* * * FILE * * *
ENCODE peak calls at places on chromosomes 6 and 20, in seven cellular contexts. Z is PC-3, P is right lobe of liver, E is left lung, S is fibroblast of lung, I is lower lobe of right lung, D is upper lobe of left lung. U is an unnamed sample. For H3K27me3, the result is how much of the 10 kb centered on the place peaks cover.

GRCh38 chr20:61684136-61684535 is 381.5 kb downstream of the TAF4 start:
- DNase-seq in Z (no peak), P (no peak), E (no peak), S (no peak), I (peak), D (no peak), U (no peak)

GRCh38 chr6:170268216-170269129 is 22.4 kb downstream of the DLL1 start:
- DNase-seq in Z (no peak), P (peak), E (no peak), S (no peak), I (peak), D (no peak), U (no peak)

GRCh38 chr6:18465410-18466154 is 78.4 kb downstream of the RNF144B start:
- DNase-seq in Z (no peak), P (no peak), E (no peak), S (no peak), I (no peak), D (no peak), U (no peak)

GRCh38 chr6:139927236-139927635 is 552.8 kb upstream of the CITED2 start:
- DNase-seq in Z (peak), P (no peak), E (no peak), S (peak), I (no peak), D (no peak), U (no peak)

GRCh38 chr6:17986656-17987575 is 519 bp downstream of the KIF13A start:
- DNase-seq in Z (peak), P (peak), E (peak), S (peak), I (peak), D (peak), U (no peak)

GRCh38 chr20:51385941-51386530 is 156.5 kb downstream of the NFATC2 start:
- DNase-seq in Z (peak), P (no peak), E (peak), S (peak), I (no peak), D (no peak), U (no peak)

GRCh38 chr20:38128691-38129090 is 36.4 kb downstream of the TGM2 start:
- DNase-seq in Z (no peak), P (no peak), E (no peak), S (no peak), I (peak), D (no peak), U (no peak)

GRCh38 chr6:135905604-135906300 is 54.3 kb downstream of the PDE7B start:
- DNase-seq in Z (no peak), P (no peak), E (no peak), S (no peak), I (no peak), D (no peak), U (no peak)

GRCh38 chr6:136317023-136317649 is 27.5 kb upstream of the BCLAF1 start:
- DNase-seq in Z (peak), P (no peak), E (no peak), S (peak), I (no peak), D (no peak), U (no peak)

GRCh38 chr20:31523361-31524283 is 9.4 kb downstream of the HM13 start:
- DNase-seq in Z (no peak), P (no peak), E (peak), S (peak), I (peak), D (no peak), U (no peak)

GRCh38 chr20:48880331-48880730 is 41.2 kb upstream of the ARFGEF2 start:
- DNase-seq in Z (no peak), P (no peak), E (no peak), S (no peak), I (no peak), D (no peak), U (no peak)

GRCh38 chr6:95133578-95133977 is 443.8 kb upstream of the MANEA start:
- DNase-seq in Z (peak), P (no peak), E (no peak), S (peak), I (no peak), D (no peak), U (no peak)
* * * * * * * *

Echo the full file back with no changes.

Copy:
ENCODE peak calls at places on chromosomes 6 and 20, in seven cellular contexts. Z is PC-3, P is right lobe of liver, E is left lung, S is fibroblast of lung, I is lower lobe of right lung, D is upper lobe of left lung. U is an unnamed sample. For H3K27me3, the result is how much of the 10 kb centered on the place peaks cover.

GRCh38 chr20:61684136-61684535 is 381.5 kb downstream of the TAF4 start:
- DNase-seq in Z (no peak), P (no peak), E (no peak), S (no peak), I (peak), D (no peak), U (no peak)

GRCh38 chr6:170268216-170269129 is 22.4 kb downstream of the DLL1 start:
- DNase-seq in Z (no peak), P (peak), E (no peak), S (no peak), I (peak), D (no peak), U (no peak)

GRCh38 chr6:18465410-18466154 is 78.4 kb downstream of the RNF144B start:
- DNase-seq in Z (no peak), P (no peak), E (no peak), S (no peak), I (no peak), D (no peak), U (no peak)

GRCh38 chr6:139927236-139927635 is 552.8 kb upstream of the CITED2 start:
- DNase-seq in Z (peak), P (no peak), E (no peak), S (peak), I (no peak), D (no peak), U (no peak)

GRCh38 chr6:17986656-17987575 is 519 bp downstream of the KIF13A start:
- DNase-seq in Z (peak), P (peak), E (peak), S (peak), I (peak), D (peak), U (no peak)

GRCh38 chr20:51385941-51386530 is 156.5 kb downstream of the NFATC2 start:
- DNase-seq in Z (peak), P (no peak), E (peak), S (peak), I (no peak), D (no peak), U (no peak)

GRCh38 chr20:38128691-38129090 is 36.4 kb downstream of the TGM2 start:
- DNase-seq in Z (no peak), P (no peak), E (no peak), S (no peak), I (peak), D (no peak), U (no peak)

GRCh38 chr6:135905604-135906300 is 54.3 kb downstream of the PDE7B start:
- DNase-seq in Z (no peak), P (no peak), E (no peak), S (no peak), I (no peak), D (no peak), U (no peak)

GRCh38 chr6:136317023-136317649 is 27.5 kb upstream of the BCLAF1 start:
- DNase-seq in Z (peak), P (no peak), E (no peak), S (peak), I (no peak), D (no peak), U (no peak)

GRCh38 chr20:31523361-31524283 is 9.4 kb downstream of the HM13 start:
- DNase-seq in Z (no peak), P (no peak), E (peak), S (peak), I (peak), D (no peak), U (no peak)

GRCh38 chr20:48880331-48880730 is 41.2 kb upstream of the ARFGEF2 start:
- DNase-seq in Z (no peak), P (no peak), E (no peak), S (no peak), I (no peak), D (no peak), U (no peak)

GRCh38 chr6:95133578-95133977 is 443.8 kb upstream of the MANEA start:
- DNase-seq in Z (peak), P (no peak), E (no peak), S (peak), I (no peak), D (no peak), U (no peak)